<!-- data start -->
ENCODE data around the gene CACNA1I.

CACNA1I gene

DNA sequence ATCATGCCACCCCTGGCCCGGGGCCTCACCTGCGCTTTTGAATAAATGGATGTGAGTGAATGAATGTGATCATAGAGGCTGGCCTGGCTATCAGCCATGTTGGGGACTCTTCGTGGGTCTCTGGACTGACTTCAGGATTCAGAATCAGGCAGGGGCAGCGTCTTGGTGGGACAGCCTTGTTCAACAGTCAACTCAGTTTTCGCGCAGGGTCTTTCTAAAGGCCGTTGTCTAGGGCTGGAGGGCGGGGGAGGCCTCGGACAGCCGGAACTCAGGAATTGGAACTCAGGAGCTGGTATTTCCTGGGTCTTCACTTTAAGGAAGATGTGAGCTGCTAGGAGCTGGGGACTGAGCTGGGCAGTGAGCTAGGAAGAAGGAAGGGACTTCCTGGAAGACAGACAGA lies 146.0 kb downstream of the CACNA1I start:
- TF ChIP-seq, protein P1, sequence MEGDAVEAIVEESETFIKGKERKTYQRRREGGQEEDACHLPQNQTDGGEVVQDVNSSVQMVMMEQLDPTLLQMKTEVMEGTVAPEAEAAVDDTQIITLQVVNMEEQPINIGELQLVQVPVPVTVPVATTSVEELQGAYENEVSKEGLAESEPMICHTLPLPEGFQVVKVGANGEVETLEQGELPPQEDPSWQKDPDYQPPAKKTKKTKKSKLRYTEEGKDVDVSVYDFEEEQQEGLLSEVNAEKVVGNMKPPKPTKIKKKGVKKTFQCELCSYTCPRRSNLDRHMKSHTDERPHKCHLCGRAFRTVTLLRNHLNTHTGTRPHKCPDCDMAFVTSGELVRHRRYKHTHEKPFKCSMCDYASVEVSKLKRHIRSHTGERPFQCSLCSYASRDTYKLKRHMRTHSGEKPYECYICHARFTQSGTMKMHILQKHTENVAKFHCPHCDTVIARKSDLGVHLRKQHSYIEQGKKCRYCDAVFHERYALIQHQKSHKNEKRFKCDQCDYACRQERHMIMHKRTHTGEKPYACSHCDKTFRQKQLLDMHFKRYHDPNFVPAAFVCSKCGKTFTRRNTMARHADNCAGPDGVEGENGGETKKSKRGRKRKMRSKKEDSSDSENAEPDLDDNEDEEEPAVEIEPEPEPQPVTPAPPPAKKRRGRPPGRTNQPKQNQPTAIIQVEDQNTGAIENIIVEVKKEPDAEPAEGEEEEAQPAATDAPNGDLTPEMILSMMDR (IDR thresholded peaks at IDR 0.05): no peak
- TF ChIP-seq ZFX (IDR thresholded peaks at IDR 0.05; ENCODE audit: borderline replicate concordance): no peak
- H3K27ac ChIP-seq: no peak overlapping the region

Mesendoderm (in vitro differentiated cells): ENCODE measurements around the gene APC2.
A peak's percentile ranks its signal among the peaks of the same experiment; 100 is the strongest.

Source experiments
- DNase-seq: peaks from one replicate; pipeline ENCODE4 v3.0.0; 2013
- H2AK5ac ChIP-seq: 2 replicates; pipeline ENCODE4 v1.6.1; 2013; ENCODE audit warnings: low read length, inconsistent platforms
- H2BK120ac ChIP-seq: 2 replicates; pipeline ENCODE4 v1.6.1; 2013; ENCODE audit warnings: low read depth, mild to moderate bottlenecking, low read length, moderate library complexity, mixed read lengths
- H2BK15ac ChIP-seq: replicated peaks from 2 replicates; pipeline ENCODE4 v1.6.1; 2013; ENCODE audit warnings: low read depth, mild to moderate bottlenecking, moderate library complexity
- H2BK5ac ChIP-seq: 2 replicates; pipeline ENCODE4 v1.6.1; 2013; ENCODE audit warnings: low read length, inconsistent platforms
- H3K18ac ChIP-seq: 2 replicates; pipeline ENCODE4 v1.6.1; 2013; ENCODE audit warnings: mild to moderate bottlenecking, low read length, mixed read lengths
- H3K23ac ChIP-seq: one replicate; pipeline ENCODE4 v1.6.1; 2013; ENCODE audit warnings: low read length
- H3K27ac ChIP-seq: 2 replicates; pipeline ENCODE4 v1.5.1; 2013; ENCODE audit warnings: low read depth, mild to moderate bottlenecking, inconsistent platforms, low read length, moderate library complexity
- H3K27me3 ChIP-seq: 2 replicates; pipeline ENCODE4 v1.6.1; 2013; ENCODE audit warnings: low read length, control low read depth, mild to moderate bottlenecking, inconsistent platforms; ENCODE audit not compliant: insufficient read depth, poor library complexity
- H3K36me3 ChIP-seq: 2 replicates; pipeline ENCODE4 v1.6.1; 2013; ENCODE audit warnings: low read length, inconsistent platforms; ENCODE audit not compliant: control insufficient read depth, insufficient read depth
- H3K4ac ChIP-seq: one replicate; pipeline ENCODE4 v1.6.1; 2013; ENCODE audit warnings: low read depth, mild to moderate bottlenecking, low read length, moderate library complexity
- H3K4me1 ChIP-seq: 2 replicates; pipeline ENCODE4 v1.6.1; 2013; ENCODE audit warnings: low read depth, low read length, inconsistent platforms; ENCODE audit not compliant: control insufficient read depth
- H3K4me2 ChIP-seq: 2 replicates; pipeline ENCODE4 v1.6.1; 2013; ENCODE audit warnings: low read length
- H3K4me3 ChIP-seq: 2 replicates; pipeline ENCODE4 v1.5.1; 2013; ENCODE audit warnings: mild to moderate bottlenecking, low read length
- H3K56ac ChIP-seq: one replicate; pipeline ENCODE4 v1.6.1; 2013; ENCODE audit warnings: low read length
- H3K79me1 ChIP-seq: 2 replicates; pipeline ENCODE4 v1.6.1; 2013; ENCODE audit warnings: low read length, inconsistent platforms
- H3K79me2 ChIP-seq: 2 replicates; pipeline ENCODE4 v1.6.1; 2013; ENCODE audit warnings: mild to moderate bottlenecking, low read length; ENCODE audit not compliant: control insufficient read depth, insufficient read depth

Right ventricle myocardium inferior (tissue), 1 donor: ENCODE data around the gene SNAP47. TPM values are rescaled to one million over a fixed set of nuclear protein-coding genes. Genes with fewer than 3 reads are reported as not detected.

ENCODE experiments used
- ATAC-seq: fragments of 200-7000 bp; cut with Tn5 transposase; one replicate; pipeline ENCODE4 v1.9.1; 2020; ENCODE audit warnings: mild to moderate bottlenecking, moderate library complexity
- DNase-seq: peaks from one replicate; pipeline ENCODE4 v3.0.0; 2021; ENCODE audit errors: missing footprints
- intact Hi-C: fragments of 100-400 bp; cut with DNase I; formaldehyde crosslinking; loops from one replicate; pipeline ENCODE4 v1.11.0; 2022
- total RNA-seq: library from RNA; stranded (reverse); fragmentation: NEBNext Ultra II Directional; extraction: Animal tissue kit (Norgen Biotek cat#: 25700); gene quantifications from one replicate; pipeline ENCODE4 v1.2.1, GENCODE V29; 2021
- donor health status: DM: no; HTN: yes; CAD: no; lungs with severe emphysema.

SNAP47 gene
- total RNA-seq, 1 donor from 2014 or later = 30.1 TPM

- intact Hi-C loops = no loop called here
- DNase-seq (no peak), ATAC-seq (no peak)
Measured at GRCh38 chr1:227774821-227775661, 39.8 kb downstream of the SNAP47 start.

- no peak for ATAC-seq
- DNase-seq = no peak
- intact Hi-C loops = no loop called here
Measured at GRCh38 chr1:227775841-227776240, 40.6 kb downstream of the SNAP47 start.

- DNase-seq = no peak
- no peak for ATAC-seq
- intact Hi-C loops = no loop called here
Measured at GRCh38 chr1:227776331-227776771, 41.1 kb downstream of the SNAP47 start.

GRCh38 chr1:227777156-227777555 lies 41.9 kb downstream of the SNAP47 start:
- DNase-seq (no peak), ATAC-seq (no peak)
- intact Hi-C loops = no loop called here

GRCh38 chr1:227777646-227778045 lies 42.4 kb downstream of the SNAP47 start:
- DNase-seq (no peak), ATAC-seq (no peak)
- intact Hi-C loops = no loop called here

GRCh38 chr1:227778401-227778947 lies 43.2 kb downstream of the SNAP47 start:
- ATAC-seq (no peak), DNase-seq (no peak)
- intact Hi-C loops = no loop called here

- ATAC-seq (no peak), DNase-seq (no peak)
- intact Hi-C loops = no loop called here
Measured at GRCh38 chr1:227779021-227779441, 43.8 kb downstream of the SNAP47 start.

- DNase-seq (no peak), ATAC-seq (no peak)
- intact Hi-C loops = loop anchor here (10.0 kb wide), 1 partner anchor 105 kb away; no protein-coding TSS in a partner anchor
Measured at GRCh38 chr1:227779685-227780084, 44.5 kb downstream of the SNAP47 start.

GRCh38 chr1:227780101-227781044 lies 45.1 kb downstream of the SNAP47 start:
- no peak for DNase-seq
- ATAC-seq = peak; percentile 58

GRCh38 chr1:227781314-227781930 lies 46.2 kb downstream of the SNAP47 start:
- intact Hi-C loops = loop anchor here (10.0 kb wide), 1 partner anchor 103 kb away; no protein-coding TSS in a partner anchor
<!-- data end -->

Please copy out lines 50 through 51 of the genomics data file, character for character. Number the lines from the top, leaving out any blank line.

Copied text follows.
GRCh38 chr1:227777646-227778045 lies 42.4 kb downstream of the SNAP47 start:
- DNase-seq (no peak), ATAC-seq (no peak)